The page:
The Cable

Confirmed: Obama to "surge" 30,000 troops to Afghanistan and "begin" withdrawal in July 2011

The White House has now confirmed that President Obama will announce the addition deployment of 30,000 new U.S. troops to Afghanistan, as well as a plan to start withdrawing troops in July of 2011.

Two administration officials briefed reporters on a conference call Tuesday afternoon ahead of Obama's Tuesday evening speech at the West Point military academy. The officials called the increase a "surge" and said that while the withdrawal would begin in July 2011, the pace and end point of the withdrawal would be determined by Obama at a later time.

"This surge will be for a defined period of time," one of the officials said, "What the president will talk about tonight is a date ... by which he will begin to transfer the leadership role to our Afghan partners."

"He will not tonight specify the end of that process or the pace at which he will proceed. That date and process will be determined by conditions on the ground."

The idea of a time frame for withdrawal of U.S. forces is a controversial one, especially among lawmakers, who reacted strongly to reports of a three-year time frame Tuesday morning. The White House later denied those reports to The Cable.

One of the administration officials sought to preempt criticisms of a set date for withdrawal by saying that leaving the withdrawal endpoint flexible would prevent Afghans from simply stalling until American troops leave.

"If the Taliban thinks they can wait us out, they are misjudging the president's approach," the official said, while adding, "It does put everyone under pressure to do more, sooner."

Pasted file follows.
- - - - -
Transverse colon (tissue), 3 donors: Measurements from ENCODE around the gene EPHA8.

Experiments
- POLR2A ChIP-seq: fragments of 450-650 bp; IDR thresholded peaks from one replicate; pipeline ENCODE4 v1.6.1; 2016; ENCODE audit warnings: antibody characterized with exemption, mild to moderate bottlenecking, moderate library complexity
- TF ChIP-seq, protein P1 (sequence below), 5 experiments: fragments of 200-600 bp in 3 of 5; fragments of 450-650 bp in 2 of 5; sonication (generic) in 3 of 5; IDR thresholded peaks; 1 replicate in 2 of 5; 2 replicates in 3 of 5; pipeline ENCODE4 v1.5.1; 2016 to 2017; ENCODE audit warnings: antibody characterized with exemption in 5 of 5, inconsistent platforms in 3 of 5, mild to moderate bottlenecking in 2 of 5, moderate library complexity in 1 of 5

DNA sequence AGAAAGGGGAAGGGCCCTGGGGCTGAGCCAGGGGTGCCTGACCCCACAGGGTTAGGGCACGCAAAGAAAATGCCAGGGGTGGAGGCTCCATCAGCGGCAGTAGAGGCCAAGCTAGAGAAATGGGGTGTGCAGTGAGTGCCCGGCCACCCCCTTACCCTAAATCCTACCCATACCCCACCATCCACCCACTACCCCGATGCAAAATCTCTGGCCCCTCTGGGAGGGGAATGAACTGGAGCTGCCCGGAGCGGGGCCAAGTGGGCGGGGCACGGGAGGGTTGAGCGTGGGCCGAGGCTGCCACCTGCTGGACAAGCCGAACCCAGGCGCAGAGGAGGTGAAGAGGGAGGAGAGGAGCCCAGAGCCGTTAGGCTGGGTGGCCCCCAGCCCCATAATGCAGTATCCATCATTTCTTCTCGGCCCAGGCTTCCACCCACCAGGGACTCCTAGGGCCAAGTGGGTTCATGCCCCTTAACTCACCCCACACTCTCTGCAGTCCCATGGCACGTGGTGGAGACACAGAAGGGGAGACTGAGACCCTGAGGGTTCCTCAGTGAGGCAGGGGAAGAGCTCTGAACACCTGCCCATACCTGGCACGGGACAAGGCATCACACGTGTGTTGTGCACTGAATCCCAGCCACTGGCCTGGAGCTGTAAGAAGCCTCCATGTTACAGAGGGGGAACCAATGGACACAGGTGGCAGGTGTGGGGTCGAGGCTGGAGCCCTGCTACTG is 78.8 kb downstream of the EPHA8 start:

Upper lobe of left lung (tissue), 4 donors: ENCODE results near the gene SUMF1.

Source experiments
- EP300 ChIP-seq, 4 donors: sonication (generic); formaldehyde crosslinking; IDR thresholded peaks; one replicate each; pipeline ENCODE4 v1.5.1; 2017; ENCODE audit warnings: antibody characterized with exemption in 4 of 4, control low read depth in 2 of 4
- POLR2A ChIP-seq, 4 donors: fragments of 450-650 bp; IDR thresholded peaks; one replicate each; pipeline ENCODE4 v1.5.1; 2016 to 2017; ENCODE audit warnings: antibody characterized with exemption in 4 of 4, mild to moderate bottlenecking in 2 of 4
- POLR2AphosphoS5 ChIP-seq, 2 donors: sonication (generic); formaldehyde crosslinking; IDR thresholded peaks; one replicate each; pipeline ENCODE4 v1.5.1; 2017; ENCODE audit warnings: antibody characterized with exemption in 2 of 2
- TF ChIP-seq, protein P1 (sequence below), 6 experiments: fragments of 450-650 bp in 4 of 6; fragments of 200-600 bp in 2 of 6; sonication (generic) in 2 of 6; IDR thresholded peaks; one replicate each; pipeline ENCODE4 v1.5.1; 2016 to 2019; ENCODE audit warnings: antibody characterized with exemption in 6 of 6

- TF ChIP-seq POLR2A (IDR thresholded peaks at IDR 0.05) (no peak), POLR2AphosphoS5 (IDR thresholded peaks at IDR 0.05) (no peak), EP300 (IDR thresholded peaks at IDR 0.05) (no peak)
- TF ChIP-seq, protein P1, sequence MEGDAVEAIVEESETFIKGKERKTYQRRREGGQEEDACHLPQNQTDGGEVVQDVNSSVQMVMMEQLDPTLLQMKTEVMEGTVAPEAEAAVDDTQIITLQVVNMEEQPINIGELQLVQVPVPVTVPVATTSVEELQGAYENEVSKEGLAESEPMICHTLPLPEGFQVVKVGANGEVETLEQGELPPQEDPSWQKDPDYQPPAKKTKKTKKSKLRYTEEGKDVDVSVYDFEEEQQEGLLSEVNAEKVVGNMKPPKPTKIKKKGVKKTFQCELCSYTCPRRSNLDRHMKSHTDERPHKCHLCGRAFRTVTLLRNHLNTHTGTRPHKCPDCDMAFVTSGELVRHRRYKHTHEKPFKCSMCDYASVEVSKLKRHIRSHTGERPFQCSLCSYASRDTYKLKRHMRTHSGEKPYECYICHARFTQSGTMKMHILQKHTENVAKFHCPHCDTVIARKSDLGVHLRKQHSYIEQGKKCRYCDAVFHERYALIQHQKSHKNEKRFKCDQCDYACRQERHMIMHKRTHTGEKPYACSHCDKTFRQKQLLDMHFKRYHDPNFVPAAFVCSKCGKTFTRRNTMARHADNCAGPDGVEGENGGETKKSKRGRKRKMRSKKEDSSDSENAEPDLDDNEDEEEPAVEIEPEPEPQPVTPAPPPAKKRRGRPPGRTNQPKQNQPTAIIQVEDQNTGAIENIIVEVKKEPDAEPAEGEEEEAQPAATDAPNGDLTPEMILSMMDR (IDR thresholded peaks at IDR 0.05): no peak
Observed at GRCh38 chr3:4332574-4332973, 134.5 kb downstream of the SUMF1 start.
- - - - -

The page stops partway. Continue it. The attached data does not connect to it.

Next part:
Sen. John McCain, R-AZ, has already come out against the White House plan to begin withdrawal in 2011.

The 30,000 figure includes two or three full combat brigades plus one full brigade-sized element focused exclusively on training Afghan security forces. All new combat troops will be partnered with Afghan forces in some fashion.

The new strategy will also include a beefed-up commitment to Pakistan, although the administration officials declined to give specifics. More on that later....


The Cable

White House denies CNN report of 3 year timeline for Afghanistan withdrawal

President Obama will not announce a three-year time frame for withdrawing U.S. troops from Afghanistan, despite a CNN report to the contrary.

"That's wrong. The time frame of three years is nowhere in the speech," White House spokesman Tommy Vietor told The Cable. He added that spokesman Robert Gibbs's statement on this issue earlier Tuesday was accurate but did not elaborate.

Gibbs told CNN's John King this morning that "the president will discuss tonight the time frame in which he believes we can transition our forces out of Afghanistan."

CNN then reported that time frame will be three years, according to multiple administration officials.

This sparked a firestorm of reaction on Capitol Hill, with hawks and dovs alike reacting to the idea.

"I hope it's not true," said Sen. Joseph Lieberman, I-CT, who added that he supported Obama expected announcement of 30,000 additional U.S. troops to Afghanistan as "enough."

"I hope it's not an explicit deadline to get our troops out because that undermines the mission, but some mention of a time line or a goal is OK," Lieberman said.

Sen. Russ Feingold, D-WI, said that he was "very happy" about the idea of "having a timeline or some sense that this is not open-ended."

He is simultaneously opposed to the basic idea of increasing troops there in the first place.

Senate Armed Services Committee Chairman Carl Levin, D-Mich., said he expected Obama to announce "milestones" but not a hard timeline. 

Senior administration officials are set to brief reporters on the Afghanistan strategy momentarily.